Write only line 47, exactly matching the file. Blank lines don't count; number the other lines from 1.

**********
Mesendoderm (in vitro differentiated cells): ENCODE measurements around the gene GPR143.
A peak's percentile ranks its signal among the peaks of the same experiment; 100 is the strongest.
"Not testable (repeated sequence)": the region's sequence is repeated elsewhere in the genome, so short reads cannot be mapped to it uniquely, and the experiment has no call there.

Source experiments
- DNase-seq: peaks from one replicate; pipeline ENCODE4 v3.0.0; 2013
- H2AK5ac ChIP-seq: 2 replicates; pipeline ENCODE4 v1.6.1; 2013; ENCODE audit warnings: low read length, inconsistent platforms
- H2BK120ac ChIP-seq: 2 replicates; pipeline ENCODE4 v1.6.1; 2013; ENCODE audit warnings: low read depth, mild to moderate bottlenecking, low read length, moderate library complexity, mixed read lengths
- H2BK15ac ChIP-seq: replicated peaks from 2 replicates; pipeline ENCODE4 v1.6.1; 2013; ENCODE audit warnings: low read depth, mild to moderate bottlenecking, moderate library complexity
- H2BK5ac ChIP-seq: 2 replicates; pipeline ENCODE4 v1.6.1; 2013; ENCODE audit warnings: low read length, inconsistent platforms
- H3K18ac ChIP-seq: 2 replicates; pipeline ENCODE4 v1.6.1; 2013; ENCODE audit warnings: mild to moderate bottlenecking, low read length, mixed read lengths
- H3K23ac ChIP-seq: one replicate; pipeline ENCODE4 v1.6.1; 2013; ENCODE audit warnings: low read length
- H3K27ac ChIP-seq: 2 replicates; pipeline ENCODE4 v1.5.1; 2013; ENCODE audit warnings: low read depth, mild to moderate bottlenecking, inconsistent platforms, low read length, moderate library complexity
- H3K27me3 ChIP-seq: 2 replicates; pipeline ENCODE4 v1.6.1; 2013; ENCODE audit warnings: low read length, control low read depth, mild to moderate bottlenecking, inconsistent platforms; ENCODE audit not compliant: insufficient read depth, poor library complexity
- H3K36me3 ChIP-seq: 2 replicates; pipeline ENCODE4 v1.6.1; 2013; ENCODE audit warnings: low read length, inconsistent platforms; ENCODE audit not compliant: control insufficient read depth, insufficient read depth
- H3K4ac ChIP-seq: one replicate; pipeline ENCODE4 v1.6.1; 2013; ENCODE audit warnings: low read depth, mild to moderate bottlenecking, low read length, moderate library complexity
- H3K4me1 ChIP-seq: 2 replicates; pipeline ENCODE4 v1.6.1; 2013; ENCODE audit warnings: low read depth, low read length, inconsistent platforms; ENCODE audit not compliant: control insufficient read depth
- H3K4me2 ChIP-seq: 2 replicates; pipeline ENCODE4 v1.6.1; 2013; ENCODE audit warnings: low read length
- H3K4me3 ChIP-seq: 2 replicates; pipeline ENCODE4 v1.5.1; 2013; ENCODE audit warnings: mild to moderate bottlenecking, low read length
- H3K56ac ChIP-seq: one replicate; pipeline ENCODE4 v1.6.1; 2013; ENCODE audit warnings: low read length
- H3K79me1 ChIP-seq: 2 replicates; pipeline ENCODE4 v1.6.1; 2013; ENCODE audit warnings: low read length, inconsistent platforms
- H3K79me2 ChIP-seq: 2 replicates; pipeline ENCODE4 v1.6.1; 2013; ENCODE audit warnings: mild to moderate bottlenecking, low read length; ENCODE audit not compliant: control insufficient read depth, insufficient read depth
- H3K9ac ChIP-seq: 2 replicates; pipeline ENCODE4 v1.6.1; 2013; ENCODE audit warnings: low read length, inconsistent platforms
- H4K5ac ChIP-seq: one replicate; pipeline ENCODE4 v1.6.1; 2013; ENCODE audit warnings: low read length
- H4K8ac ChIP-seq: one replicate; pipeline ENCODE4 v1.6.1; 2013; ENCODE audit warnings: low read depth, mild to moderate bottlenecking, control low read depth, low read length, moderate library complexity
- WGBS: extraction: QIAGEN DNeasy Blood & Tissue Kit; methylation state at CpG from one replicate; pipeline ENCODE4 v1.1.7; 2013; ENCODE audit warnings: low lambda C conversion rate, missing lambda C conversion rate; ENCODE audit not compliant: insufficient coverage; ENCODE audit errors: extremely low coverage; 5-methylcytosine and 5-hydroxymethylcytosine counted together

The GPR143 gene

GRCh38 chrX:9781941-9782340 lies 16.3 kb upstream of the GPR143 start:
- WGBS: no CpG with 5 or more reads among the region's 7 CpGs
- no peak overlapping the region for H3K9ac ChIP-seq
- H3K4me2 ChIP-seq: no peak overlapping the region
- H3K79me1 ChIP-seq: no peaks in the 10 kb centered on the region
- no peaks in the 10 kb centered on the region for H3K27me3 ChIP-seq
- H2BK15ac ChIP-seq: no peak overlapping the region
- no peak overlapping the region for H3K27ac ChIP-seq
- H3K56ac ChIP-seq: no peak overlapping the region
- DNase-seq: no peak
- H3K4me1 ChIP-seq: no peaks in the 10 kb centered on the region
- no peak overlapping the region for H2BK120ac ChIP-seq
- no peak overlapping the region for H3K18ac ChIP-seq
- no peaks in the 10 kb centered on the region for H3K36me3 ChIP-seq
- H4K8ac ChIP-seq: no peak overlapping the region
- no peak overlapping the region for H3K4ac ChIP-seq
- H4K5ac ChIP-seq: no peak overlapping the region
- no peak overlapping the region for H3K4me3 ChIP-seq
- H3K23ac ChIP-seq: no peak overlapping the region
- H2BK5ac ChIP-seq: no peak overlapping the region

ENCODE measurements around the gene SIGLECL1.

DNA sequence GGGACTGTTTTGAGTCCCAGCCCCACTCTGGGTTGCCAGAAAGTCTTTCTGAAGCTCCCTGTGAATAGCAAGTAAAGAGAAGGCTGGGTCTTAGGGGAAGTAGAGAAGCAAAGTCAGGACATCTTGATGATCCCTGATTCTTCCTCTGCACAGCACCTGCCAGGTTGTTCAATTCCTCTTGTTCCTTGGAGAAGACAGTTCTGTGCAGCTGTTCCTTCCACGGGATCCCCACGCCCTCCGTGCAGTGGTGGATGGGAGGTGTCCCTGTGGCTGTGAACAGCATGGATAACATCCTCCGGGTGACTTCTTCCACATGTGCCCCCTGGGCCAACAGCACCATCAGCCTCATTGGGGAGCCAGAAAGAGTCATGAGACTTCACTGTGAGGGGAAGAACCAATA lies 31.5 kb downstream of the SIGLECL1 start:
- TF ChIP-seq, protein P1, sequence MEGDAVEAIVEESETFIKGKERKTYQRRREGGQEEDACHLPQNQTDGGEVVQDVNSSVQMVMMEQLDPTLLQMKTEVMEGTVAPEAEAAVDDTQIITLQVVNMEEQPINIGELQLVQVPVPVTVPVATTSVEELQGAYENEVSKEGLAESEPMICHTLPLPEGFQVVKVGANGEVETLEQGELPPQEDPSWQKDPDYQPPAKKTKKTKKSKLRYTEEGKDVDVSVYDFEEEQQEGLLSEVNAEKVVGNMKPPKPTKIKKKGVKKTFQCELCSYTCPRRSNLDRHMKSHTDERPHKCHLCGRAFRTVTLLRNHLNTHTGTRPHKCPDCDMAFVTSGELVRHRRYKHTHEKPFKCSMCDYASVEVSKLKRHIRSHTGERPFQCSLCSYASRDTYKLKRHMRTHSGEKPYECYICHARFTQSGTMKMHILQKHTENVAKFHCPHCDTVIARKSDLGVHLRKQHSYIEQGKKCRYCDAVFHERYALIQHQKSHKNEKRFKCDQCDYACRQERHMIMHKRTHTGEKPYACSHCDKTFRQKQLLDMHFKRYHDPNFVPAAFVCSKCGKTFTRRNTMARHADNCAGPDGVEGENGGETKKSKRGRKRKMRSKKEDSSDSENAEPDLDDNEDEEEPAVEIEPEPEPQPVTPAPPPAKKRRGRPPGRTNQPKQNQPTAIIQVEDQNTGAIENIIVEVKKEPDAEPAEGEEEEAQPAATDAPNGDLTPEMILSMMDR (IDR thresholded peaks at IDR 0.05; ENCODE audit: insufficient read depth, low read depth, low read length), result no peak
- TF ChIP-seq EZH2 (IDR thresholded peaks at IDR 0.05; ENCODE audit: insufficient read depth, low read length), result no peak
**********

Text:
ENCODE measurements around the gene SIGLECL1.